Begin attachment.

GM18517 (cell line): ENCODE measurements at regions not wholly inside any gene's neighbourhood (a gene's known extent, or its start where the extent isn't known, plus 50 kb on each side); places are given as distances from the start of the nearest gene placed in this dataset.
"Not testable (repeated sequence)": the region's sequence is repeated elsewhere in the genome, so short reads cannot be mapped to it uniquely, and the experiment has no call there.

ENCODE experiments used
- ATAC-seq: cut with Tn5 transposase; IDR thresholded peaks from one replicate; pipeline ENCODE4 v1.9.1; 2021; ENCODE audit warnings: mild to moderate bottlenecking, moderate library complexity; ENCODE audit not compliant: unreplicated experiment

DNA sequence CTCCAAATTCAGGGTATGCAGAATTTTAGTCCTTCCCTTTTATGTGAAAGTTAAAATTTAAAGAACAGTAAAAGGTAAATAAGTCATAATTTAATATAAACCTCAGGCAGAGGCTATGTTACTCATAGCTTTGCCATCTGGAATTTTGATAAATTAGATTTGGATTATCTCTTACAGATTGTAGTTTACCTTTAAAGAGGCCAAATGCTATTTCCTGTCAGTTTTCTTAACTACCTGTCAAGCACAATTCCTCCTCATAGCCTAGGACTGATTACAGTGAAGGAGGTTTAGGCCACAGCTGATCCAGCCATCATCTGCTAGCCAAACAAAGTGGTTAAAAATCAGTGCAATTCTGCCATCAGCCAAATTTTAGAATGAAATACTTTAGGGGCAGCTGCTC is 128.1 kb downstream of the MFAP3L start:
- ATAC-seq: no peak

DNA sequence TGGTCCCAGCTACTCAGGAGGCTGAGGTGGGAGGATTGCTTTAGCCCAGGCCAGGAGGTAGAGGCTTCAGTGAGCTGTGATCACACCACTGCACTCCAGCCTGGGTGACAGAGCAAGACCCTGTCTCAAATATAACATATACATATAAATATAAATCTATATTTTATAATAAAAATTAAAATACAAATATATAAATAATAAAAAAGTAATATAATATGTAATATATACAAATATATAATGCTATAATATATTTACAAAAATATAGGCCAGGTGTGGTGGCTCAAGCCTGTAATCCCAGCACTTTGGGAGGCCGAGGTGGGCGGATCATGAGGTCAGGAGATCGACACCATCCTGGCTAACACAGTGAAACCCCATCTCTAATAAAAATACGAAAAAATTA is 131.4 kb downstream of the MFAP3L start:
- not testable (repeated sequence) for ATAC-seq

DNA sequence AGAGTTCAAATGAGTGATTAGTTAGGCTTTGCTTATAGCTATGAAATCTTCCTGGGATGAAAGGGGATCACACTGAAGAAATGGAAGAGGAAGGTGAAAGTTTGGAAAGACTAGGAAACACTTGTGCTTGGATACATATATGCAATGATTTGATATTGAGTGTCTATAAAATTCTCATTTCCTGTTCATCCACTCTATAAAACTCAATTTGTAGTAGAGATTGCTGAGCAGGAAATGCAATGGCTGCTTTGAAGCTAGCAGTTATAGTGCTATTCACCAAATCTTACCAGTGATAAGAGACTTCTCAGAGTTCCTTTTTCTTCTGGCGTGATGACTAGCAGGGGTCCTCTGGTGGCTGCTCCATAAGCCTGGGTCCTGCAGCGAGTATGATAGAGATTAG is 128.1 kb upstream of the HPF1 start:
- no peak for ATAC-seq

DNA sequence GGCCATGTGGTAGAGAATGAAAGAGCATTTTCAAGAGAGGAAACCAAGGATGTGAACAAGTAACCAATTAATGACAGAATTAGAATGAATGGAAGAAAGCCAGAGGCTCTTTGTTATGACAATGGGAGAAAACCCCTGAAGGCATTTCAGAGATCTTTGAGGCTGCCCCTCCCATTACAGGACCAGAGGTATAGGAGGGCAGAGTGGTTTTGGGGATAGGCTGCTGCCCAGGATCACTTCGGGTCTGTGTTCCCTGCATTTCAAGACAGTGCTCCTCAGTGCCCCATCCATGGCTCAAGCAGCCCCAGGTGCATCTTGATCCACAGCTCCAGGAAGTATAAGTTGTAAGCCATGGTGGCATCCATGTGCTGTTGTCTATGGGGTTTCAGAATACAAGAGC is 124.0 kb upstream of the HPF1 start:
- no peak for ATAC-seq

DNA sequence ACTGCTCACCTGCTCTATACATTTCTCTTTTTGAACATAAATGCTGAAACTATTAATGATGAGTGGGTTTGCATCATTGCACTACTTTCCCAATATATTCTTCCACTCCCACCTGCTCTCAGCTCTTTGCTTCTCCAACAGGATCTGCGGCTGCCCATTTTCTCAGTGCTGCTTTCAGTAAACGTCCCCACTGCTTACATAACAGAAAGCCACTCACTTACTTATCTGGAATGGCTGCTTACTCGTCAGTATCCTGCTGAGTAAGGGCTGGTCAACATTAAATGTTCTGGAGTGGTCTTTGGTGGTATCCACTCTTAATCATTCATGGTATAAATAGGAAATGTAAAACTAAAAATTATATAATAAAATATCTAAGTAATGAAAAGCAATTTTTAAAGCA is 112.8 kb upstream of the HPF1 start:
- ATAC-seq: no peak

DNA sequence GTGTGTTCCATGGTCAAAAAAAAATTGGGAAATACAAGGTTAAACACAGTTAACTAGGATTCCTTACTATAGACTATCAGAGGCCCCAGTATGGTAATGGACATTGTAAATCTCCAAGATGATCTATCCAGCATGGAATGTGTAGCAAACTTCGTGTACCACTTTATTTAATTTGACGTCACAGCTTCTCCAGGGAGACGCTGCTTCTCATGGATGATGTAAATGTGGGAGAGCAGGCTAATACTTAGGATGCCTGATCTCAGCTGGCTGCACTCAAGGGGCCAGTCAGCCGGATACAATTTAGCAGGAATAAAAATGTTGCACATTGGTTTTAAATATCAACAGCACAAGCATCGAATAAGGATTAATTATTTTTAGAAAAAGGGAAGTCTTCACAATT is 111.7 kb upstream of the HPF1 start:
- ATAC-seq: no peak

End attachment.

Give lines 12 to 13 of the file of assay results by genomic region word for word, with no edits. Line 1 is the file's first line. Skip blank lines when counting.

- no peak for ATAC-seq

DNA sequence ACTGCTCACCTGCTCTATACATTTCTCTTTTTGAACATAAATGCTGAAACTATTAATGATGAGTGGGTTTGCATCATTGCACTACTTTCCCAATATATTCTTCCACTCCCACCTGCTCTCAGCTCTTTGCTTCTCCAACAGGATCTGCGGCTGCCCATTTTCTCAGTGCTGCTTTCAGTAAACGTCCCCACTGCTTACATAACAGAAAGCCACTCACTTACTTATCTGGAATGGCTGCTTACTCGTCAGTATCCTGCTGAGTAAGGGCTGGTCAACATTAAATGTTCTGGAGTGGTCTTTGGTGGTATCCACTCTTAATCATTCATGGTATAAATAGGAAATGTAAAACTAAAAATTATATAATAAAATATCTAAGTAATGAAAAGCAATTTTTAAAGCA is 112.8 kb upstream of the HPF1 start: